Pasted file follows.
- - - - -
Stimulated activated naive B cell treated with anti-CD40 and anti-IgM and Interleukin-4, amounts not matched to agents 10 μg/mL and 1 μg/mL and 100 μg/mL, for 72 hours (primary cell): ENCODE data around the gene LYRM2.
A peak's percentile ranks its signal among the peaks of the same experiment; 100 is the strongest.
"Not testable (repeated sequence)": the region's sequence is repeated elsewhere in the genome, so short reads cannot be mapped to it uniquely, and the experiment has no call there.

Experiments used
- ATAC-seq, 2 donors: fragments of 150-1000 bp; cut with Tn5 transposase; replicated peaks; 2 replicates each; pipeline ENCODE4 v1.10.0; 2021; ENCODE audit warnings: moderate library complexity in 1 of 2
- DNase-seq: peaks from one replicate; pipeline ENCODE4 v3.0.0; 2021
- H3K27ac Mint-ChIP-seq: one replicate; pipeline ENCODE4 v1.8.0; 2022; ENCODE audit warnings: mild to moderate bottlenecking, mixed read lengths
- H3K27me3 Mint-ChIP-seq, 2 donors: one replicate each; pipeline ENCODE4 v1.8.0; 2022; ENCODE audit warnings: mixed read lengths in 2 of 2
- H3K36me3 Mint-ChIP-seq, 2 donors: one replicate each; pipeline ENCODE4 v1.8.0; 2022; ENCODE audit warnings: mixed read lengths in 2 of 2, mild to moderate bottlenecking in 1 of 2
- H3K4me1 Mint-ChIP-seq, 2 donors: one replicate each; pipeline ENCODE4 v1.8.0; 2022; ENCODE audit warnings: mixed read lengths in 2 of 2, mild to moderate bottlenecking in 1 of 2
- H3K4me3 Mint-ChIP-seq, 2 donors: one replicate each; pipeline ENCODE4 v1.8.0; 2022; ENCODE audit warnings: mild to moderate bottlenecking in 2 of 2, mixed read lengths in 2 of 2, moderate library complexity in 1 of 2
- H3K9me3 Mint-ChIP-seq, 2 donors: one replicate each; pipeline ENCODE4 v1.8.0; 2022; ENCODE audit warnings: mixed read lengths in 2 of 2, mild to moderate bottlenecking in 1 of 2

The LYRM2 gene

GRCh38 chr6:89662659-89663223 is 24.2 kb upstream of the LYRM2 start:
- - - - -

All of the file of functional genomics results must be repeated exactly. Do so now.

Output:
Stimulated activated naive B cell treated with anti-CD40 and anti-IgM and Interleukin-4, amounts not matched to agents 10 μg/mL and 1 μg/mL and 100 μg/mL, for 72 hours (primary cell): ENCODE data around the gene LYRM2.
A peak's percentile ranks its signal among the peaks of the same experiment; 100 is the strongest.
"Not testable (repeated sequence)": the region's sequence is repeated elsewhere in the genome, so short reads cannot be mapped to it uniquely, and the experiment has no call there.

Experiments used
- ATAC-seq, 2 donors: fragments of 150-1000 bp; cut with Tn5 transposase; replicated peaks; 2 replicates each; pipeline ENCODE4 v1.10.0; 2021; ENCODE audit warnings: moderate library complexity in 1 of 2
- DNase-seq: peaks from one replicate; pipeline ENCODE4 v3.0.0; 2021
- H3K27ac Mint-ChIP-seq: one replicate; pipeline ENCODE4 v1.8.0; 2022; ENCODE audit warnings: mild to moderate bottlenecking, mixed read lengths
- H3K27me3 Mint-ChIP-seq, 2 donors: one replicate each; pipeline ENCODE4 v1.8.0; 2022; ENCODE audit warnings: mixed read lengths in 2 of 2
- H3K36me3 Mint-ChIP-seq, 2 donors: one replicate each; pipeline ENCODE4 v1.8.0; 2022; ENCODE audit warnings: mixed read lengths in 2 of 2, mild to moderate bottlenecking in 1 of 2
- H3K4me1 Mint-ChIP-seq, 2 donors: one replicate each; pipeline ENCODE4 v1.8.0; 2022; ENCODE audit warnings: mixed read lengths in 2 of 2, mild to moderate bottlenecking in 1 of 2
- H3K4me3 Mint-ChIP-seq, 2 donors: one replicate each; pipeline ENCODE4 v1.8.0; 2022; ENCODE audit warnings: mild to moderate bottlenecking in 2 of 2, mixed read lengths in 2 of 2, moderate library complexity in 1 of 2
- H3K9me3 Mint-ChIP-seq, 2 donors: one replicate each; pipeline ENCODE4 v1.8.0; 2022; ENCODE audit warnings: mixed read lengths in 2 of 2, mild to moderate bottlenecking in 1 of 2

The LYRM2 gene

GRCh38 chr6:89662659-89663223 is 24.2 kb upstream of the LYRM2 start: